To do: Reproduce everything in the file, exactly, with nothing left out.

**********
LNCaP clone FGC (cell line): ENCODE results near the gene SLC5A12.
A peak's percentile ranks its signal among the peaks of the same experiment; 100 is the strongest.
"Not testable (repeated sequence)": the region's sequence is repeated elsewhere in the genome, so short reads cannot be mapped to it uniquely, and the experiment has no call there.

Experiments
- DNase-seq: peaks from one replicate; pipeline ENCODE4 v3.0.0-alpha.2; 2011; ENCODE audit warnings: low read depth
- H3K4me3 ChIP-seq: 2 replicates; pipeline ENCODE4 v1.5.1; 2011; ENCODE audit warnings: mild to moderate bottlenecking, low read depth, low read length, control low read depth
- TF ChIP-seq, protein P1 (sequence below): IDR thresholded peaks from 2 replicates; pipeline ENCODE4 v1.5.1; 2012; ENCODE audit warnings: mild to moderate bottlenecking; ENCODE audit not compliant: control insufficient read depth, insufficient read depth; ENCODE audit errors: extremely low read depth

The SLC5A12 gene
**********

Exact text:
LNCaP clone FGC (cell line): ENCODE results near the gene SLC5A12.
A peak's percentile ranks its signal among the peaks of the same experiment; 100 is the strongest.
"Not testable (repeated sequence)": the region's sequence is repeated elsewhere in the genome, so short reads cannot be mapped to it uniquely, and the experiment has no call there.

Experiments
- DNase-seq: peaks from one replicate; pipeline ENCODE4 v3.0.0-alpha.2; 2011; ENCODE audit warnings: low read depth
- H3K4me3 ChIP-seq: 2 replicates; pipeline ENCODE4 v1.5.1; 2011; ENCODE audit warnings: mild to moderate bottlenecking, low read depth, low read length, control low read depth
- TF ChIP-seq, protein P1 (sequence below): IDR thresholded peaks from 2 replicates; pipeline ENCODE4 v1.5.1; 2012; ENCODE audit warnings: mild to moderate bottlenecking; ENCODE audit not compliant: control insufficient read depth, insufficient read depth; ENCODE audit errors: extremely low read depth

The SLC5A12 gene